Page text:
Throughout the season, I've done a series of articles cataloging some of the exciting young arms in the high-minors and major leagues. Although only one of them appears on the Top-50 (Gausman) all of them have significant upside and could help your fantasy team for the stretch run.
- Kevin Gausman, Orioles- It was recently reported that he will be up for the second half and has no innings limit. He has enormous upside; he possesses some of the best raw stuff in baseball.
- Marcus Stroman, Blue Jays- He had a rough outing against the Angels in his last start before the All-Star break, but don't be fooled. His arsenal is electric and he's posted quality starts in 6 of his first 8 outings.
- Rubby De La Rosa, Red Sox- De La Rosa didn't generate a ton of buzz coming into the season because he was on his way back from Tommy John and profiled as a high-leverage relief arm long-term. The Red Sox, however, want to continue to give him a chance at starting, and he's reportedly going to get an audition for 2015 in the second-half.
- Andrew Heaney, Marlins- He received a cup of coffee in Mid-June, but after a solid debut Heaney had a series of difficult outings. He should be back up once he makes some adjustments at Triple-A New Orleans.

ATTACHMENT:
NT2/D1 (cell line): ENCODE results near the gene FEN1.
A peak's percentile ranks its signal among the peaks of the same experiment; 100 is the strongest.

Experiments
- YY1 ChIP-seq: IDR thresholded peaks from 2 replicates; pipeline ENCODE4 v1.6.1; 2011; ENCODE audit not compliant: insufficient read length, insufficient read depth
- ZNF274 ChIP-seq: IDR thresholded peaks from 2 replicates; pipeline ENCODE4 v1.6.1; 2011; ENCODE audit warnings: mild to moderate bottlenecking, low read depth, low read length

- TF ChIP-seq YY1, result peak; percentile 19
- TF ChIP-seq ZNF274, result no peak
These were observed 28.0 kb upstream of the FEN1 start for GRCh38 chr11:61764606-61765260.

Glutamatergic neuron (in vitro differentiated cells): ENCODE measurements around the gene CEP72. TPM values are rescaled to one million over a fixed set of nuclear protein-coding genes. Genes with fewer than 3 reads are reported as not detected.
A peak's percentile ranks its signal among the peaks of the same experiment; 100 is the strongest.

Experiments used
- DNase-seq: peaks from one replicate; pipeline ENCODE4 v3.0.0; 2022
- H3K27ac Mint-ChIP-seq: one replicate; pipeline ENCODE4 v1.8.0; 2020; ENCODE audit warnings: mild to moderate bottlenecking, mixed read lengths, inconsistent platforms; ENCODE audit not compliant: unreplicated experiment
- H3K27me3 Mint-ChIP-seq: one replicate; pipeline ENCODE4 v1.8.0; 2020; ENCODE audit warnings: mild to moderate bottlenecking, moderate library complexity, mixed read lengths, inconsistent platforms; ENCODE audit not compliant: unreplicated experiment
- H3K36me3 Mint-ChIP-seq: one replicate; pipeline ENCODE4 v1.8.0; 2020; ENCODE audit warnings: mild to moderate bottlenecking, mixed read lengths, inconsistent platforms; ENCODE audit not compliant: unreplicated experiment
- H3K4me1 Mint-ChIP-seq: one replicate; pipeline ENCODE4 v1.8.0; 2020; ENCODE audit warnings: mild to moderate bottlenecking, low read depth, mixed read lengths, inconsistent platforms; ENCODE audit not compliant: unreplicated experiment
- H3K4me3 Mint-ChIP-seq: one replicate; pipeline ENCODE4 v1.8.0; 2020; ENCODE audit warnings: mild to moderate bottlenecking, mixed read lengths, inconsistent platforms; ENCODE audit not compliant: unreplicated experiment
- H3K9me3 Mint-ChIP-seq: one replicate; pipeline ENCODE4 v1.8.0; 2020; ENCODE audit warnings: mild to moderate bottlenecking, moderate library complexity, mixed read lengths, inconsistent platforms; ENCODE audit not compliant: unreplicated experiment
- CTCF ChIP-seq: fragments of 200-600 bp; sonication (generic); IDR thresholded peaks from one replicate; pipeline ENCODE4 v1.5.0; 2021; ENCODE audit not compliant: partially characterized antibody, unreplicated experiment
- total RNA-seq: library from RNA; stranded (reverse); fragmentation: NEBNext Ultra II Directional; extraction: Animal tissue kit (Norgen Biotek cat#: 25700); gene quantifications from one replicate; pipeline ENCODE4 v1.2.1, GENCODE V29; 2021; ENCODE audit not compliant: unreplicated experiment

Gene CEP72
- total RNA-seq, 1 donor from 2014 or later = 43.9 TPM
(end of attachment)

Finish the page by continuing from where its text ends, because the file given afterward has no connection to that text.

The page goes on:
- Nick Kingham, Pirates- Other than one bad outing at Triple-A, Kingham's breezed through the minors. With the NL-Central still wide open, the Pirates could bring the 22-year-old righty up for the stretch run. He's regarded as an extremely safe prospect, although he doesn't project to be more than a mid-rotation starter.
Without further ado, here are your Top-50 SP rankings going forward:
Note: These rankings were created using Steamer and ZiPS ROS projections and my own personal preference
** Gerrit Cole, Michael Wacha, and Andrew Cashner don't appear on the list because of injury. Were they healthy, Wacha would rank between Teheran and Samardzija, Cole between Gray and Kennedy and Cashner between Kazmir and Bailey.
|7||Chris Sale||White Sox||8||1||95||9.66||1.52||0.57||0.25||2.08||0.84||2.47||2.89||2.66|
|16||Jon Lester||Red Sox||9||7||129||9.35||2.02||0.56||0.313||2.65||1.14||2.61||3.07||3.06|
|33||John Lackey||Red Sox||10||6||123.1||7.95||2.04||1.02||0.309||3.79||1.26||3.53||3.25||3.42|
|46||R.A. Dickey||Blue Jays||7||9||125||7.49||3.6||1.15||0.27||3.82||1.32||4.51||4.28||4.23|